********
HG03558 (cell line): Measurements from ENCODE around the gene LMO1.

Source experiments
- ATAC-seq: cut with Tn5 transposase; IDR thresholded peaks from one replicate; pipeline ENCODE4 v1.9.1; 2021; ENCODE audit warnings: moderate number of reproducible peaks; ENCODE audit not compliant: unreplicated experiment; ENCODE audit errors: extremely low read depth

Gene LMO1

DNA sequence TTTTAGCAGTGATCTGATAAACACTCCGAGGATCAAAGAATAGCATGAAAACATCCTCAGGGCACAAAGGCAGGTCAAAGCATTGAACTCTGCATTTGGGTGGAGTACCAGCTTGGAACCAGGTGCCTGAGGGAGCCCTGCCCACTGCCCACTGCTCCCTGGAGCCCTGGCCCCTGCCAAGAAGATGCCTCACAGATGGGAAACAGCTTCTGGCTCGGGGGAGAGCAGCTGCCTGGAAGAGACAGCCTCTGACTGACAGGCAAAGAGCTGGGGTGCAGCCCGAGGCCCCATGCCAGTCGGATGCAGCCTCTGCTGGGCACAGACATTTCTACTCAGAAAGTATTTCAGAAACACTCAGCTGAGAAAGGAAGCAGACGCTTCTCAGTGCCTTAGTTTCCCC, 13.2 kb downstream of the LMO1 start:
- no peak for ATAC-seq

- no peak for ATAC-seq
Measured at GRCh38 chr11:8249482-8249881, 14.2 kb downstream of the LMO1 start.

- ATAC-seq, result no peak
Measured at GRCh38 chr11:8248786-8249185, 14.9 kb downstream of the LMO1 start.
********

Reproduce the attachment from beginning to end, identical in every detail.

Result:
HG03558 (cell line): Measurements from ENCODE around the gene LMO1.

Source experiments
- ATAC-seq: cut with Tn5 transposase; IDR thresholded peaks from one replicate; pipeline ENCODE4 v1.9.1; 2021; ENCODE audit warnings: moderate number of reproducible peaks; ENCODE audit not compliant: unreplicated experiment; ENCODE audit errors: extremely low read depth

Gene LMO1

DNA sequence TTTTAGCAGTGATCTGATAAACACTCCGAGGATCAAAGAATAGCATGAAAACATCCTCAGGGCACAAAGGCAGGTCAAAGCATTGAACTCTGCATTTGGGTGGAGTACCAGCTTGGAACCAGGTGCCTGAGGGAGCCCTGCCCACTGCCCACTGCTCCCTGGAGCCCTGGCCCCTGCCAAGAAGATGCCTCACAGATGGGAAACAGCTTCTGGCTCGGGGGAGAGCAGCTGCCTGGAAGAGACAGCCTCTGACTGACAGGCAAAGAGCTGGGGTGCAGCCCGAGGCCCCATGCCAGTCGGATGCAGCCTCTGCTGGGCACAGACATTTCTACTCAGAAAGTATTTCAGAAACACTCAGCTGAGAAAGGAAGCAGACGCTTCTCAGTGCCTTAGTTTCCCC, 13.2 kb downstream of the LMO1 start:
- no peak for ATAC-seq

- no peak for ATAC-seq
Measured at GRCh38 chr11:8249482-8249881, 14.2 kb downstream of the LMO1 start.

- ATAC-seq, result no peak
Measured at GRCh38 chr11:8248786-8249185, 14.9 kb downstream of the LMO1 start.